Which of these acts will make my mum happiest? The phone call from the eldest one. She’ll act like he flew in a helicopter to deliver her hand-picked flowers. She won’t mind he didn’t send a card, because my eldest brother, who is single with no children or animals is “too busy to have time”. If I’d not sent a card because I have three children, four if you count the husband, (and I do) a menagerie of animals and a job, she would have been ‘disappointed’. She would not have told me this. She would have gotten my dad to ring me, while she stood in the background saying, ‘no post on my birthday, very sad indeed’.

It’s the same in all families. The child who makes the least effort is the favourite. All brother John has to do is tag her in on Facebook and she is cock-a-hoop. “I don’t have favourites” she says, then asks me if I like the painting she did for him.
When she comes over to see us, she will say, without fail that she fancies line-caught-cod. It doesn’t matter how expensive the restaurant is I take her too, she’ll take one bite of her fish and say “well that’s not line caught”. She will then refuse to eat it, so Dad finishes it and then she’ll ask me if I think he’s got fat.

The MET office has announced it might start using regional slang to describe the weather, to make bulletins simple and more accessible. According to a survey Manchester like to describe wet weather as ‘lashing it down’ while Newcastle and Leeds would say ‘chucking it down’.

I can see how this might be confusing. Thank goodness the MET office are decoding dialects for rain, otherwise, when in Newcastle, if someone told me it was ‘teeming it down’ I’d have no idea what they meant, even if it was raining heavily at the time. According to the survey, us Brightonians call it ‘p*ssing it down’. How considerate of the MET office to use this term when describing storms in Sussex, or we’d be going out without our brollies, clueless as to what ‘heavy rain’ meant.

This got me thinking about other local dialect we use. Turns out, while Sussex wrongly liken rain to urine, we have over thirty different terms for mud, including ‘slob’, ‘sleech’ ‘swank’ ‘stodge’ ‘sludge’ and ‘slurry’.  I do hope the MET office start using these differentiators when describing the local terrain, or I may go out in a tennis shoe, when a sturdy walking boot is required.

Other local dialect, which I’ve never heard anyone use ever, include ‘chog’ (apple core), ‘goistering’ (loud female laughter), ‘kiddy’ (friend of a workmate), ‘somewhen’ (sometime), ‘jiggered’ (surprised) and my favourite ‘bread-and-cheese-friend’ (a true friend, as distinguished from a cupboard lover). You can’t trust those cupboard lover friends, they’ll steal all your furniture given half a chance.

Confusing as these terms are, they are still easier to decipher than the language my kids and their friends use. Three local youths were stroking my dogs outside the school gate this week. Trying to be hip, I walked over and said ‘hey lads, you like my dogs do you? They’re cool aren’t they’. They looked at me like I was an idiot, and told me no-one says cool anymore. Apparently, my dogs are ‘dope’.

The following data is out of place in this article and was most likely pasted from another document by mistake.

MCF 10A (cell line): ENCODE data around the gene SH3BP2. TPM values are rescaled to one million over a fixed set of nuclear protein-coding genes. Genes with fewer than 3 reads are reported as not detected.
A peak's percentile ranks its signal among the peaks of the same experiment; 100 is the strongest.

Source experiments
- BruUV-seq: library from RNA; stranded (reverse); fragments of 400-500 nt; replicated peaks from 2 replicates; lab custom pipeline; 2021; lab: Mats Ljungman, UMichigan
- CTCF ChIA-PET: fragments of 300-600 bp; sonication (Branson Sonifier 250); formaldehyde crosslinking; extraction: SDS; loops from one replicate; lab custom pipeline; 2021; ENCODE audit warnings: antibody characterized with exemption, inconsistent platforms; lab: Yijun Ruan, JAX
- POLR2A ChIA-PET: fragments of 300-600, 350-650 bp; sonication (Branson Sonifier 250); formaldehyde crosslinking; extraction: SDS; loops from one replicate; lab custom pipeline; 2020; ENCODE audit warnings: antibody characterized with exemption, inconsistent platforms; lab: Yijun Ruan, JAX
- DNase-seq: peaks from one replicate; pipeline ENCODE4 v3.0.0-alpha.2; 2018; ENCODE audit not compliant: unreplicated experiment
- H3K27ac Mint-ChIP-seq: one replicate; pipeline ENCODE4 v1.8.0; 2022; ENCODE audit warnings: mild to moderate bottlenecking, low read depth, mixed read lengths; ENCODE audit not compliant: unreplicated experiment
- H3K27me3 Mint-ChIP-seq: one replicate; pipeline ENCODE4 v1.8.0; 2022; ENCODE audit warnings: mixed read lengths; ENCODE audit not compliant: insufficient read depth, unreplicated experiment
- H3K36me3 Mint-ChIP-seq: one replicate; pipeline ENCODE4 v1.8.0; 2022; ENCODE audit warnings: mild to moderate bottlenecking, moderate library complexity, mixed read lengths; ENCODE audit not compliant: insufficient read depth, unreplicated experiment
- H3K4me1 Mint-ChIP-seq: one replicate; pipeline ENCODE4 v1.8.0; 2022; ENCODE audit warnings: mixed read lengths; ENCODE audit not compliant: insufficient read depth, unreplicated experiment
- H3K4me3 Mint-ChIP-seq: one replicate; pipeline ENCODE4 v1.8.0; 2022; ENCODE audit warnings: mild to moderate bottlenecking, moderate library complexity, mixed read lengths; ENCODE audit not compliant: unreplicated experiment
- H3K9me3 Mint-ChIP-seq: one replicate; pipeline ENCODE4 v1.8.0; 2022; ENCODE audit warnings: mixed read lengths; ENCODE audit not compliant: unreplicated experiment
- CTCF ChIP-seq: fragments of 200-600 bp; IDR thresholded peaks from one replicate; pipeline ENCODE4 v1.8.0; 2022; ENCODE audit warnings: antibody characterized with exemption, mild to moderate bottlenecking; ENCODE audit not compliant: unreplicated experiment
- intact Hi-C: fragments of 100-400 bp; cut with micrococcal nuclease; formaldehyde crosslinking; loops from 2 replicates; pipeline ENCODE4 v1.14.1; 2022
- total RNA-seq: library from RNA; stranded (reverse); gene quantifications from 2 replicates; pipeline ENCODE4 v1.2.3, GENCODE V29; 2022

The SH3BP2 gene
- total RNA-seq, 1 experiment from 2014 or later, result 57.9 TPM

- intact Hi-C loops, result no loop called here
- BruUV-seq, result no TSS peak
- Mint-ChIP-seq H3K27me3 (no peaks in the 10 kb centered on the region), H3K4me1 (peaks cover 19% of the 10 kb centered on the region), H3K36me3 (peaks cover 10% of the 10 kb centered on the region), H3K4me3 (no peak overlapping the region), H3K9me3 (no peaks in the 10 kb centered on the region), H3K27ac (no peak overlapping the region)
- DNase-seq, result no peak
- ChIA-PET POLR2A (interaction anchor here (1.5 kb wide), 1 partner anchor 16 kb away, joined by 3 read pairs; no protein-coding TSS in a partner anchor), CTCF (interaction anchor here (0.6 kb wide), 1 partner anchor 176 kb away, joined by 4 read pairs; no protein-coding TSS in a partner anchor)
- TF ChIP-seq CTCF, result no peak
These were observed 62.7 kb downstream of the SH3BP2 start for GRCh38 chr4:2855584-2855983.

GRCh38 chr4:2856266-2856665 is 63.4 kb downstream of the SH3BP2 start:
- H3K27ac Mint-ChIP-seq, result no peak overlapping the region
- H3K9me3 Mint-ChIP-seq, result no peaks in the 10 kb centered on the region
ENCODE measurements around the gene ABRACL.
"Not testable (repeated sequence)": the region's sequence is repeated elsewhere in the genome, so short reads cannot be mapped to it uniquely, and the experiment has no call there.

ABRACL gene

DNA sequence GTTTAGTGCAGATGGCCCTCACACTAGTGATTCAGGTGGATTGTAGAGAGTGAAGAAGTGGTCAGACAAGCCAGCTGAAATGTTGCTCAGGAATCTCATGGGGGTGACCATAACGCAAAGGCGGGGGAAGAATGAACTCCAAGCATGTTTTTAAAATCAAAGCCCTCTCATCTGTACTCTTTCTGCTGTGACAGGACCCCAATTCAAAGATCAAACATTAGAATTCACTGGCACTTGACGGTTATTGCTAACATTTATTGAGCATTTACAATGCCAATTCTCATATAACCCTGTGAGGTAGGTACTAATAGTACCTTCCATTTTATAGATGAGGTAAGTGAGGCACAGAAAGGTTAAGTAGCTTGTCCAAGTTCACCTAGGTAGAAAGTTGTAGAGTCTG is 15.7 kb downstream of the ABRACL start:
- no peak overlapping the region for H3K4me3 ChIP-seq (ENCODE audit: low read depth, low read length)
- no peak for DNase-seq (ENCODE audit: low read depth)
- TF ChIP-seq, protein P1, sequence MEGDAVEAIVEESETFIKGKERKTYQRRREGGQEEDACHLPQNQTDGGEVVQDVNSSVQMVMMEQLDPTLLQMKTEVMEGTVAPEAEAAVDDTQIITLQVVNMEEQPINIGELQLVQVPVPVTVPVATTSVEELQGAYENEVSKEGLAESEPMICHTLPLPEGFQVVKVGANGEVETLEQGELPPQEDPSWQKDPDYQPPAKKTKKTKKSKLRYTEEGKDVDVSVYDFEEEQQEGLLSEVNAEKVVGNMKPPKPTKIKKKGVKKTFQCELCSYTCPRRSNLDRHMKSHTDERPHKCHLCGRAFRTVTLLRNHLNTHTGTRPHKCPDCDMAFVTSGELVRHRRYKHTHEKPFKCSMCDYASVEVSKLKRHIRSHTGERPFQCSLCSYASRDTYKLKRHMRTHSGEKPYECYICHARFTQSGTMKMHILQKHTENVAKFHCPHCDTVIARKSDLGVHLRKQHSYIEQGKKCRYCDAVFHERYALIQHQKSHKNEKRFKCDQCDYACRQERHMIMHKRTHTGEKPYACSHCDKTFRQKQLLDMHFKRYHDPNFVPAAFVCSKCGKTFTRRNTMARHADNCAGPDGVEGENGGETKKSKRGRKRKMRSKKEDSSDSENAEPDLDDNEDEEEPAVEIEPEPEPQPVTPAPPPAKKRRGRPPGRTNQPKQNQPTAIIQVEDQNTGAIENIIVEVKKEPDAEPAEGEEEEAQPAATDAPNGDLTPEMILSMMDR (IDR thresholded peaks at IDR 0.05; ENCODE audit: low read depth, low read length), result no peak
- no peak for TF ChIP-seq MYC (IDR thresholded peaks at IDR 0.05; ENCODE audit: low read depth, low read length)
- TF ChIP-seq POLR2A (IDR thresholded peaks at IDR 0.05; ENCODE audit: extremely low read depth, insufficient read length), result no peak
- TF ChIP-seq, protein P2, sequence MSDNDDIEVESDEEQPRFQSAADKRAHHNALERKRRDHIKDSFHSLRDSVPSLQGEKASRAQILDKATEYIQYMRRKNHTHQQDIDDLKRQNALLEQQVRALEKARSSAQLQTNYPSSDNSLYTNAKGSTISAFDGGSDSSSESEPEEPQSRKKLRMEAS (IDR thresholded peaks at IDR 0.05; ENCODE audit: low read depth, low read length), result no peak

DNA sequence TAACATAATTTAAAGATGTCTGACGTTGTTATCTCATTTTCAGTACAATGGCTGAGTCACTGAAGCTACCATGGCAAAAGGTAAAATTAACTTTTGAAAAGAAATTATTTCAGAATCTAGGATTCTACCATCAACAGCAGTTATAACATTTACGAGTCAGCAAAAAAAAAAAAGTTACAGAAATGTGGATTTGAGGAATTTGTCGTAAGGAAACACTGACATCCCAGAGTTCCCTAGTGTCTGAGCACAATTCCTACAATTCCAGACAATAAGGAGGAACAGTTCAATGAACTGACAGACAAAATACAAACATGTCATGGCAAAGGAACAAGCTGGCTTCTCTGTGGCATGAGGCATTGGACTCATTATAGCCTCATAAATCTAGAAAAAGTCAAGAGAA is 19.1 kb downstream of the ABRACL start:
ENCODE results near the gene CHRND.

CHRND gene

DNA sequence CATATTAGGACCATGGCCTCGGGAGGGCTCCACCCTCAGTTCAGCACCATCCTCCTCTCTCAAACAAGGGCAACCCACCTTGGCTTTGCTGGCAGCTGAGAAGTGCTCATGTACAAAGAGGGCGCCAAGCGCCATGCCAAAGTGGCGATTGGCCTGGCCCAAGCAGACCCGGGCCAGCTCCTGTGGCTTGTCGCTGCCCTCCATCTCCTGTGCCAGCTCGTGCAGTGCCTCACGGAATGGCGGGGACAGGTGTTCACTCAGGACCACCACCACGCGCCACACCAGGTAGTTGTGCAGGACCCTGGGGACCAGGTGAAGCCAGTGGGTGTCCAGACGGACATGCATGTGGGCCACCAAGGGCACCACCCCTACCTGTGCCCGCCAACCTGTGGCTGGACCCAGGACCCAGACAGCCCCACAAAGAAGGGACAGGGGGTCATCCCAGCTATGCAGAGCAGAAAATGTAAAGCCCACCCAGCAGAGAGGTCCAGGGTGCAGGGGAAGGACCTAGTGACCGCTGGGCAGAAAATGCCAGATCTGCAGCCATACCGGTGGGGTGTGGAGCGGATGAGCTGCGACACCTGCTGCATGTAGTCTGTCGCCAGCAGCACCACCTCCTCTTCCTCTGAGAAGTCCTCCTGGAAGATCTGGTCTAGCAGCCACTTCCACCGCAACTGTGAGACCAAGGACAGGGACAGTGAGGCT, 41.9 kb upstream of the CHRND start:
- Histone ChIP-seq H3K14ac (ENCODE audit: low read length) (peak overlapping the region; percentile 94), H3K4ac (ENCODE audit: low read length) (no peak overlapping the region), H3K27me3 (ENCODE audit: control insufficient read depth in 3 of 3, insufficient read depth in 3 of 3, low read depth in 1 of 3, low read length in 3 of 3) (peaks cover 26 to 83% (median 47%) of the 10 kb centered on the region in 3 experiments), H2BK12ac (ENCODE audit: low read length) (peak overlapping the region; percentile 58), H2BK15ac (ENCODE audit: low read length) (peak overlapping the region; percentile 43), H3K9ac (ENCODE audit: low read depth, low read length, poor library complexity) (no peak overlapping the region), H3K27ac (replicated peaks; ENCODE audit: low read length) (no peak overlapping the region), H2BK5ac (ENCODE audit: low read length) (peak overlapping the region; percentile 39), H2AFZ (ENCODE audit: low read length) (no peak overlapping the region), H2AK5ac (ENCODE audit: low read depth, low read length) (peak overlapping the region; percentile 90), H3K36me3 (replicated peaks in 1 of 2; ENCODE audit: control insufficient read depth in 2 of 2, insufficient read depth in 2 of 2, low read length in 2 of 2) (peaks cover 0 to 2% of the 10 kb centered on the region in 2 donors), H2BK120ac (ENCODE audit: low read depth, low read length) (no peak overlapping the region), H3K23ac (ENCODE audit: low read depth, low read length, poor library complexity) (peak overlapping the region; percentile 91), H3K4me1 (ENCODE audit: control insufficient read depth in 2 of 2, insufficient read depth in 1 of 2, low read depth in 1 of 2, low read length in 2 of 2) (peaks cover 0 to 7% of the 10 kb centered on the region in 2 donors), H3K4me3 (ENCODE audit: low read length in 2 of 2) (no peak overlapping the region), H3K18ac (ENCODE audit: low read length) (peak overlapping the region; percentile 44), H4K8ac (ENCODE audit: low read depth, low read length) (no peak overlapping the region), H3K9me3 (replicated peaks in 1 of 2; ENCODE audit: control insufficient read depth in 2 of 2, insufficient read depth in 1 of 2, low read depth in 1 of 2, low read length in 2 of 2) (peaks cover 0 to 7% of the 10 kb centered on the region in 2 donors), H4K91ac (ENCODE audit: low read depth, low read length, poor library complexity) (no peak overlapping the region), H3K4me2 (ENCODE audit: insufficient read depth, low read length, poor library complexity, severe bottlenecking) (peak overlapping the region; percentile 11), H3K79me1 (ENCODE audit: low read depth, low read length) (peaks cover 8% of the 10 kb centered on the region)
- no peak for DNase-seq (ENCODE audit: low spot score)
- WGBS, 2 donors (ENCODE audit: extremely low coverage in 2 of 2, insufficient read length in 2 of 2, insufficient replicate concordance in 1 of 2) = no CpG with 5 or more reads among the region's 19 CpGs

Now when I a kid, dope was squidgy black resin, also known as wacky tobacco.  Determined not to lose my street- cred, I went home and did some research. When I saw them the next day, I said ‘Hey lads, how ‘lit’ is my Labrador?’ It seems I missed the mark again.  I read ‘Lit’ meant ‘turned up’ or ‘popping’. I thought it was the right thing to say, but I was wrong. When I asked them what was ‘sick to say’ they told me to ‘jagoogala’. I had to google it, to find out it meant ‘just google it’.

In an effort to show my children that trying new things can be fun! I let my friends rope me in to going to a yoga class. Having tried it before, and sucking at it, I knew I was not going to have the best time of my life, but my friends were waiting for my after school drop-off with yoga mats and grins on their faces. I don’t have many friends and won’t lose the three I’ve got left, so I went.

To show the teacher what sort of student I was going to be, I wore a t-shirt that said, “I’m wasting my life”.

To begin, we lay on our backs in the dark with a lavender eye bag on, under a warm fluffy blanket. I began to drift off to sleep thinking maybe I was not wasting my life after all, but then the actual lesson started and I was told to place my hands over my heart-centre. I had to lift my eye-bag to see what part everyone else was touching, because this is Brighton, and you never know.

It all went downhill from there, and I mean literally. We started doing ‘downward dog’. The green smoothie I’d necked before class (to try and get into all that jingly jangly stuff) churned like waves in my stomach. I was light-headed, and my wrists hurt. I looked at my friend Sammy, and saw her head was on the floor, like actually touching it. My head was level with her bum, which was pointing high up in the air.

I never knew Sammy was competitive till I went to yoga with her. She stretched and squeezed and showed off while the teacher held me up with ropes and offered me blocks for balance. I’m not competitive either, but if Sammy, who is a 5ft midget (love you girlfriend) didn’t need a block, then I wasn’t have a bloody block either. What a mistake. 

Who knew it was so hard just to stand up straight with your arms out? I was told to push my toes into the earth, charge energy up my legs, point the inside of my elbows together, feel my tailbone, hold in my core, dip my chin, raise my head, soften my fingers, straighten my arms and breathe.

I reminded myself of my husband when he tries to multi task; useless. I didn’t even remember which side was my left one. Suddenly even staying upright was challenging. I quickly realised either I was wasting my life, or someone had snuck vodka into my green smoothie.